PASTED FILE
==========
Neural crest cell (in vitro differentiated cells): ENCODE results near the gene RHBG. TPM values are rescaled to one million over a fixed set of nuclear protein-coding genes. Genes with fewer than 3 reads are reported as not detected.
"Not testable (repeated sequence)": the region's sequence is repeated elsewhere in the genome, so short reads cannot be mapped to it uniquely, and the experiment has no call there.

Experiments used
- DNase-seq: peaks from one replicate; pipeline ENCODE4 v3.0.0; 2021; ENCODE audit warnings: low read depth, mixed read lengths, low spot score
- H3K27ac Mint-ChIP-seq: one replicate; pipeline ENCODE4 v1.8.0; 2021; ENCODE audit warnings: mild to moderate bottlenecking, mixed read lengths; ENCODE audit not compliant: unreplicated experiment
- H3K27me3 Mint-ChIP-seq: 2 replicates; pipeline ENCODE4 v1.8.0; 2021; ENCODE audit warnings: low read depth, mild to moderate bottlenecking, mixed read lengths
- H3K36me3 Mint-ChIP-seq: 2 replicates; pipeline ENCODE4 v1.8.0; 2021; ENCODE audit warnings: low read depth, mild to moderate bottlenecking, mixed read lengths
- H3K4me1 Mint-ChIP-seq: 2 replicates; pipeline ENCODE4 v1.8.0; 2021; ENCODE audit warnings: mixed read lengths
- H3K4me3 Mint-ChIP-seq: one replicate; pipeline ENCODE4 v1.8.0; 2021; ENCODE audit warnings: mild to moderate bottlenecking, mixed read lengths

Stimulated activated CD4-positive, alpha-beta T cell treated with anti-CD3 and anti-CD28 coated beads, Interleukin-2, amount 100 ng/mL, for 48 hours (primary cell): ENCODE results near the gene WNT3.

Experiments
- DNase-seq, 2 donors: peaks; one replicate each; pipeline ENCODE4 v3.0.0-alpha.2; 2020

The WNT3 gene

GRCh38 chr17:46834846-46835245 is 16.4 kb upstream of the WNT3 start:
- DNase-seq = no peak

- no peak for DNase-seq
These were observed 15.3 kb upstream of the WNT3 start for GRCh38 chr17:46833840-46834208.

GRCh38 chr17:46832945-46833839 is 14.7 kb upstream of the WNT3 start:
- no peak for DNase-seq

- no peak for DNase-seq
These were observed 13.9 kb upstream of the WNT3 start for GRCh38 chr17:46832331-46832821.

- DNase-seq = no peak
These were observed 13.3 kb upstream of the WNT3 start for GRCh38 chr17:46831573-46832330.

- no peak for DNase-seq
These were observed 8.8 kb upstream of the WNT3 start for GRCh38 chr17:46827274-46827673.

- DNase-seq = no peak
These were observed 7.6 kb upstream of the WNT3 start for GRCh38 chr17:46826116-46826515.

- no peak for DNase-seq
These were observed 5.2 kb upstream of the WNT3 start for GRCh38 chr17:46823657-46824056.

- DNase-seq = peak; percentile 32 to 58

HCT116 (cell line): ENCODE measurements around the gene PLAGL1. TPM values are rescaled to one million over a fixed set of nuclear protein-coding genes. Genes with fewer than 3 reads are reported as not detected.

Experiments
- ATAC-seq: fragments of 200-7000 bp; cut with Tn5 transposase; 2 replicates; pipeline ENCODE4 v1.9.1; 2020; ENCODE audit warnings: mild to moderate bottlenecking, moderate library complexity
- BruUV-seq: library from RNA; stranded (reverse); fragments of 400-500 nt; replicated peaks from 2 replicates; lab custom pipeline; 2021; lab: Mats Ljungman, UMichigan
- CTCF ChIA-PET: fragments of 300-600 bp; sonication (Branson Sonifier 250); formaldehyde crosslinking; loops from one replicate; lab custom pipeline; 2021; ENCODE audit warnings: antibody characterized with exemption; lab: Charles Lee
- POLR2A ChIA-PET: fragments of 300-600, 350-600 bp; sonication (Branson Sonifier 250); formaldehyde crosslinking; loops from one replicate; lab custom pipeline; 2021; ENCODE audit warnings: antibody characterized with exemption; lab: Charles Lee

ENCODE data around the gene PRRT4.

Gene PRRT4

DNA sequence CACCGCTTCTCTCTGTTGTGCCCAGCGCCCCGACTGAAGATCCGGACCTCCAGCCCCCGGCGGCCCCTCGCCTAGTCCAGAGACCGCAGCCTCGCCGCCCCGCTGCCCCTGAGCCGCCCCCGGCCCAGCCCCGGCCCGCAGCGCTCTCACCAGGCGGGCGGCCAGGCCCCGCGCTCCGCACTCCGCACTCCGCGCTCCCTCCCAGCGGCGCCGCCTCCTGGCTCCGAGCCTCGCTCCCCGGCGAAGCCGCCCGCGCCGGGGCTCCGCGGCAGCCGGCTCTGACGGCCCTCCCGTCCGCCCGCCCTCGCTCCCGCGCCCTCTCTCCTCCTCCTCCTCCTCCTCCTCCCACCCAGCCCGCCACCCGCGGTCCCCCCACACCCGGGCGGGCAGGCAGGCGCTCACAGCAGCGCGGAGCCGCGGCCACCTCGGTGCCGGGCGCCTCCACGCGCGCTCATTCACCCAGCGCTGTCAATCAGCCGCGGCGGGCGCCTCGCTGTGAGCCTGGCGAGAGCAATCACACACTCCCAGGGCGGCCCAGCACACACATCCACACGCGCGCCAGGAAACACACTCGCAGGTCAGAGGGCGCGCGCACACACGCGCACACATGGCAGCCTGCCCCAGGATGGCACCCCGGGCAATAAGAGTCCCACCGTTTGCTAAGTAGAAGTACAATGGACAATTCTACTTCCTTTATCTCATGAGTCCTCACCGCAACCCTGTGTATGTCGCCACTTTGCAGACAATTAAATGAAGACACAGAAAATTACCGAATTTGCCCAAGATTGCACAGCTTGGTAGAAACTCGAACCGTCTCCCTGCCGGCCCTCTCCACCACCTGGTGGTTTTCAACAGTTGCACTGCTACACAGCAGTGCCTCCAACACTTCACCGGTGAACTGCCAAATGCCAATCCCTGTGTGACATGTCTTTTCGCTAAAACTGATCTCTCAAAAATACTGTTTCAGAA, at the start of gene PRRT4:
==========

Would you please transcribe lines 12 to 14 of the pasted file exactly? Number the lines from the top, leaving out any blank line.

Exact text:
- DNase-seq, 2 donors: peaks; one replicate each; pipeline ENCODE4 v3.0.0-alpha.2; 2020

The WNT3 gene

GRCh38 chr17:46834846-46835245 is 16.4 kb upstream of the WNT3 start: